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See Inside Scientific American Mind Volume 23, Issue 2

Blinks Reveal What Toddlers Think

Eyeblinks reveal what autistic toddlers pay attention to



J. Parsons/Getty Images

Tracking eye movements lets scientists figure out what we pay attention to in a scene. When people blink during such experiments, those few milliseconds are usually discarded as junk data. A new study finds that blinking might reveal important information, too. It turns out that the more we blink, the less focused is our attention. In kids with autism, blink patterns appear to offer clues about how they engage with the world around them.

During eye-tracking experiments with toddlers, Warren Jones, a pedia­trician at the Emory University School of Medicine, found that the children were strategic about when they blinked. While watching a recorded scene, the toddlers seemed to inhibit their blink­ing during the moments that sucked them in. “The timing of when we don’t blink seems to relate to how engaged we are with what we’re looking at,” Jones says.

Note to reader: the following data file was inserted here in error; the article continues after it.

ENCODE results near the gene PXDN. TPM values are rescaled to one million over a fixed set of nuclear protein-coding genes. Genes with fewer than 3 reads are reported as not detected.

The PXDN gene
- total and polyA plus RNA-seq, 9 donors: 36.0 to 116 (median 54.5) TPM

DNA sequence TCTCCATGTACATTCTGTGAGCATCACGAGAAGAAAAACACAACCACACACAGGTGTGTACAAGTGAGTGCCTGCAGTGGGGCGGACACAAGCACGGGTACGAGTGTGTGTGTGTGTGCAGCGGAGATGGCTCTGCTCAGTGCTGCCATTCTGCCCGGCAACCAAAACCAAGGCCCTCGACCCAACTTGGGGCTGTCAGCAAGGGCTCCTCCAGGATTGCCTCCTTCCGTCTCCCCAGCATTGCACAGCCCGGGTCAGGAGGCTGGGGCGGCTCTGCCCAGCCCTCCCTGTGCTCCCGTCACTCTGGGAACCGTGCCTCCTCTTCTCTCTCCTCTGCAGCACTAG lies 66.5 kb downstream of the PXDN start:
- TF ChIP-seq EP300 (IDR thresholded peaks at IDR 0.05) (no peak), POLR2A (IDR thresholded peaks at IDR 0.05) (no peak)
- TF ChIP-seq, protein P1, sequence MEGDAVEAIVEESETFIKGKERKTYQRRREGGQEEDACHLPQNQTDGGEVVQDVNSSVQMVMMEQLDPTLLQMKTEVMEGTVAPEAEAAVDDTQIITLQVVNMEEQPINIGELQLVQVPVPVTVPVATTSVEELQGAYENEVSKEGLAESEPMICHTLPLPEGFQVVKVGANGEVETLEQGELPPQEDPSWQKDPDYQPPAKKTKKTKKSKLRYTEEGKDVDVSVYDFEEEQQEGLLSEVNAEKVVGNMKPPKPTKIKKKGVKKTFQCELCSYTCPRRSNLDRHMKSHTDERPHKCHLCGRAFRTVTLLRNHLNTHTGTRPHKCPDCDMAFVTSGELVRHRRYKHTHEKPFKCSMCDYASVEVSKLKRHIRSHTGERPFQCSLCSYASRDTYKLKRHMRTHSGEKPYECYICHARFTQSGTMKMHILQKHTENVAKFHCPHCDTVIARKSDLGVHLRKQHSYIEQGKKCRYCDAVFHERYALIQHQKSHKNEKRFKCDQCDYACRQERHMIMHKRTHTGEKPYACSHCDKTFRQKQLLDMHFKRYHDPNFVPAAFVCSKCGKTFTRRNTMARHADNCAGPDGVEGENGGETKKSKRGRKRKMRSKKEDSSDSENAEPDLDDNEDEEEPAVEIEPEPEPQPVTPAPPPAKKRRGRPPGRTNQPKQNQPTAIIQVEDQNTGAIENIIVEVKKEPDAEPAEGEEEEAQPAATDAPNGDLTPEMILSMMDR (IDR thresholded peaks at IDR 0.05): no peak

He now uses this discovery as a tool to study attention in autistic children. In a paper published last December in the Proceedings of the National Academy of Sciences USA, Jones observed differences in the blinking patterns of autistic and develop­mentally normal children. Both groups watched a video that included moments of human emotion and sudden action. Developmentally normal children inhibited their blinking before emo­tional climaxes, as though they were following the narrative and predicting an outcome. Autistic children blinked right through those moments, sug­gesting they were not following the emotional arc of the story, but they responded sharply when an object suddenly moved.

The results confirm well-established observations of attention in autistic children—namely, they are more in­terested in action than in emotional phenomena. They also validate eyeblink studies as a powerful research tool, Jones says. The approach could be particularly helpful in exploring the minds of nonverbal children and may help define new subcategories of autism.

This article was published in print as "Think Before You Blink."

This article was originally published with the title "Think Before You Blink."

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